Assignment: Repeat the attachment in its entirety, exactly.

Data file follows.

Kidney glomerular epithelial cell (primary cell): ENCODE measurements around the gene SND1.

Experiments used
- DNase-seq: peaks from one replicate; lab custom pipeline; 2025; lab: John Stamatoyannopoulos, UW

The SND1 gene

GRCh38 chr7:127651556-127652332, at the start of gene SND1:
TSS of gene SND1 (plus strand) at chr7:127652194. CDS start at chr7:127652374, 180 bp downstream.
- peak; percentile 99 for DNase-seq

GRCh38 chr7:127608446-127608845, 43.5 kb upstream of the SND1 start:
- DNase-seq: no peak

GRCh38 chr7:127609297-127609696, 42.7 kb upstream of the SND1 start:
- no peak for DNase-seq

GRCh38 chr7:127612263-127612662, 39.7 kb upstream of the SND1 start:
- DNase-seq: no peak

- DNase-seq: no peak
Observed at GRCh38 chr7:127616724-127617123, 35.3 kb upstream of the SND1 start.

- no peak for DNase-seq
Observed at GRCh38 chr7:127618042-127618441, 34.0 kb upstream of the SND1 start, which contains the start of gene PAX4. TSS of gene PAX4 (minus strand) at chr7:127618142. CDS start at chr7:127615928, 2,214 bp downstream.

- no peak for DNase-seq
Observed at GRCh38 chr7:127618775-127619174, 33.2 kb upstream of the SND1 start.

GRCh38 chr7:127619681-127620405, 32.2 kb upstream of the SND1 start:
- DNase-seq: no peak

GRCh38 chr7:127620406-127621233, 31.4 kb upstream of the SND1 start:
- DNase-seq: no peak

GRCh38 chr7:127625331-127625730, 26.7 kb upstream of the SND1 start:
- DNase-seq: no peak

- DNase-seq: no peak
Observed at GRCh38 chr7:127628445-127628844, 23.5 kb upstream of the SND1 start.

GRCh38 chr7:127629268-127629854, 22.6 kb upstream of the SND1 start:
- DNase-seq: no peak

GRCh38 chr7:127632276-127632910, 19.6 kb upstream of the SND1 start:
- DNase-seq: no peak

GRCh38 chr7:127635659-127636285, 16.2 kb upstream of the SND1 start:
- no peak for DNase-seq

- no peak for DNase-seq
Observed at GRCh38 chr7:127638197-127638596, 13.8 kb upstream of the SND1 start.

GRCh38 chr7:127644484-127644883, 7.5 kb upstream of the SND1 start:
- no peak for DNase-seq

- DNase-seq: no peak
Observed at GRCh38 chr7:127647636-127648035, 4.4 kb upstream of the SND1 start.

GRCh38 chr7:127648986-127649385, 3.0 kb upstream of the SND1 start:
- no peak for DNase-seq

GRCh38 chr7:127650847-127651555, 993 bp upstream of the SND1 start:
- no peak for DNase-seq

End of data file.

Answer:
Kidney glomerular epithelial cell (primary cell): ENCODE measurements around the gene SND1.

Experiments used
- DNase-seq: peaks from one replicate; lab custom pipeline; 2025; lab: John Stamatoyannopoulos, UW

The SND1 gene

GRCh38 chr7:127651556-127652332, at the start of gene SND1:
TSS of gene SND1 (plus strand) at chr7:127652194. CDS start at chr7:127652374, 180 bp downstream.
- peak; percentile 99 for DNase-seq

GRCh38 chr7:127608446-127608845, 43.5 kb upstream of the SND1 start:
- DNase-seq: no peak

GRCh38 chr7:127609297-127609696, 42.7 kb upstream of the SND1 start:
- no peak for DNase-seq

GRCh38 chr7:127612263-127612662, 39.7 kb upstream of the SND1 start:
- DNase-seq: no peak

- DNase-seq: no peak
Observed at GRCh38 chr7:127616724-127617123, 35.3 kb upstream of the SND1 start.

- no peak for DNase-seq
Observed at GRCh38 chr7:127618042-127618441, 34.0 kb upstream of the SND1 start, which contains the start of gene PAX4. TSS of gene PAX4 (minus strand) at chr7:127618142. CDS start at chr7:127615928, 2,214 bp downstream.

- no peak for DNase-seq
Observed at GRCh38 chr7:127618775-127619174, 33.2 kb upstream of the SND1 start.

GRCh38 chr7:127619681-127620405, 32.2 kb upstream of the SND1 start:
- DNase-seq: no peak

GRCh38 chr7:127620406-127621233, 31.4 kb upstream of the SND1 start:
- DNase-seq: no peak

GRCh38 chr7:127625331-127625730, 26.7 kb upstream of the SND1 start:
- DNase-seq: no peak

- DNase-seq: no peak
Observed at GRCh38 chr7:127628445-127628844, 23.5 kb upstream of the SND1 start.

GRCh38 chr7:127629268-127629854, 22.6 kb upstream of the SND1 start:
- DNase-seq: no peak

GRCh38 chr7:127632276-127632910, 19.6 kb upstream of the SND1 start:
- DNase-seq: no peak

GRCh38 chr7:127635659-127636285, 16.2 kb upstream of the SND1 start:
- no peak for DNase-seq

- no peak for DNase-seq
Observed at GRCh38 chr7:127638197-127638596, 13.8 kb upstream of the SND1 start.

GRCh38 chr7:127644484-127644883, 7.5 kb upstream of the SND1 start:
- no peak for DNase-seq

- DNase-seq: no peak
Observed at GRCh38 chr7:127647636-127648035, 4.4 kb upstream of the SND1 start.

GRCh38 chr7:127648986-127649385, 3.0 kb upstream of the SND1 start:
- no peak for DNase-seq

GRCh38 chr7:127650847-127651555, 993 bp upstream of the SND1 start:
- no peak for DNase-seq